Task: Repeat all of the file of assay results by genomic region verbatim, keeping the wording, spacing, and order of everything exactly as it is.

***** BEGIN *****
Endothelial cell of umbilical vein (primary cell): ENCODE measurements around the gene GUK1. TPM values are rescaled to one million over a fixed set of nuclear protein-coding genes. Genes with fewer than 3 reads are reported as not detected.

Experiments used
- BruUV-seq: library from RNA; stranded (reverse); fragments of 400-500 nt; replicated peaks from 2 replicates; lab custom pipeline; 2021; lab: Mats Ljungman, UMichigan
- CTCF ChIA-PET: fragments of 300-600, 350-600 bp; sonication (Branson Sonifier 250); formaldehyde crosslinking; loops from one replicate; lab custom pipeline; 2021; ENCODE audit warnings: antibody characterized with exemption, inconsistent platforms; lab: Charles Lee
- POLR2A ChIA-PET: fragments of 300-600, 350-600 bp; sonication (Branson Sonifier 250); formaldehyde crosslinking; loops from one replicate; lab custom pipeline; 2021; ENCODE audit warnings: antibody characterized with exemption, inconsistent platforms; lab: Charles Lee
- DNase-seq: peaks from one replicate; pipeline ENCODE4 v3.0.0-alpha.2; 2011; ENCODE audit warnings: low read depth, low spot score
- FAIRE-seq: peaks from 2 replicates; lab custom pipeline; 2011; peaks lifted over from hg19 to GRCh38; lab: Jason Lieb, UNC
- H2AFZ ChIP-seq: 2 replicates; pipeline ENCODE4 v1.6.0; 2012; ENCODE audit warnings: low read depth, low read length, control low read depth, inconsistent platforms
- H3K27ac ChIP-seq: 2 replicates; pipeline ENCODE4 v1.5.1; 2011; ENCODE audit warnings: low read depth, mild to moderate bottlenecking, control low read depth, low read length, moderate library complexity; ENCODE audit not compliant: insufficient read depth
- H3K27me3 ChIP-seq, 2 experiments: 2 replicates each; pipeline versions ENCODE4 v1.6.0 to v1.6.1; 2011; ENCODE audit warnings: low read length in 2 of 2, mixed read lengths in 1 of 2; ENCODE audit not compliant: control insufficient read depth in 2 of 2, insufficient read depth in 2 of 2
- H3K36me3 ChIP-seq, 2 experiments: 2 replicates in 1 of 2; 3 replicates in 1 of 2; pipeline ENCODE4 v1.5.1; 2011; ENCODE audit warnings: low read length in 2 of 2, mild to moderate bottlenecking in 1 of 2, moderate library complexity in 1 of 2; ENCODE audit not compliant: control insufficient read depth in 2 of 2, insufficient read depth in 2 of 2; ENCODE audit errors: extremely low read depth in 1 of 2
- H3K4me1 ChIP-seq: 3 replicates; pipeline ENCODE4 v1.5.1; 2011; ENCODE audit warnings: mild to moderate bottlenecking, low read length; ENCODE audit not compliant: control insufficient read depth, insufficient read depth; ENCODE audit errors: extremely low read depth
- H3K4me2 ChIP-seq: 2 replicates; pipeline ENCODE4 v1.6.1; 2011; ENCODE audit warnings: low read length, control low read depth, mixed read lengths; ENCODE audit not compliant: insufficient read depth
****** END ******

Endothelial cell of umbilical vein (primary cell): ENCODE measurements around the gene GUK1. TPM values are rescaled to one million over a fixed set of nuclear protein-coding genes. Genes with fewer than 3 reads are reported as not detected.

Experiments used
- BruUV-seq: library from RNA; stranded (reverse); fragments of 400-500 nt; replicated peaks from 2 replicates; lab custom pipeline; 2021; lab: Mats Ljungman, UMichigan
- CTCF ChIA-PET: fragments of 300-600, 350-600 bp; sonication (Branson Sonifier 250); formaldehyde crosslinking; loops from one replicate; lab custom pipeline; 2021; ENCODE audit warnings: antibody characterized with exemption, inconsistent platforms; lab: Charles Lee
- POLR2A ChIA-PET: fragments of 300-600, 350-600 bp; sonication (Branson Sonifier 250); formaldehyde crosslinking; loops from one replicate; lab custom pipeline; 2021; ENCODE audit warnings: antibody characterized with exemption, inconsistent platforms; lab: Charles Lee
- DNase-seq: peaks from one replicate; pipeline ENCODE4 v3.0.0-alpha.2; 2011; ENCODE audit warnings: low read depth, low spot score
- FAIRE-seq: peaks from 2 replicates; lab custom pipeline; 2011; peaks lifted over from hg19 to GRCh38; lab: Jason Lieb, UNC
- H2AFZ ChIP-seq: 2 replicates; pipeline ENCODE4 v1.6.0; 2012; ENCODE audit warnings: low read depth, low read length, control low read depth, inconsistent platforms
- H3K27ac ChIP-seq: 2 replicates; pipeline ENCODE4 v1.5.1; 2011; ENCODE audit warnings: low read depth, mild to moderate bottlenecking, control low read depth, low read length, moderate library complexity; ENCODE audit not compliant: insufficient read depth
- H3K27me3 ChIP-seq, 2 experiments: 2 replicates each; pipeline versions ENCODE4 v1.6.0 to v1.6.1; 2011; ENCODE audit warnings: low read length in 2 of 2, mixed read lengths in 1 of 2; ENCODE audit not compliant: control insufficient read depth in 2 of 2, insufficient read depth in 2 of 2
- H3K36me3 ChIP-seq, 2 experiments: 2 replicates in 1 of 2; 3 replicates in 1 of 2; pipeline ENCODE4 v1.5.1; 2011; ENCODE audit warnings: low read length in 2 of 2, mild to moderate bottlenecking in 1 of 2, moderate library complexity in 1 of 2; ENCODE audit not compliant: control insufficient read depth in 2 of 2, insufficient read depth in 2 of 2; ENCODE audit errors: extremely low read depth in 1 of 2
- H3K4me1 ChIP-seq: 3 replicates; pipeline ENCODE4 v1.5.1; 2011; ENCODE audit warnings: mild to moderate bottlenecking, low read length; ENCODE audit not compliant: control insufficient read depth, insufficient read depth; ENCODE audit errors: extremely low read depth
- H3K4me2 ChIP-seq: 2 replicates; pipeline ENCODE4 v1.6.1; 2011; ENCODE audit warnings: low read length, control low read depth, mixed read lengths; ENCODE audit not compliant: insufficient read depth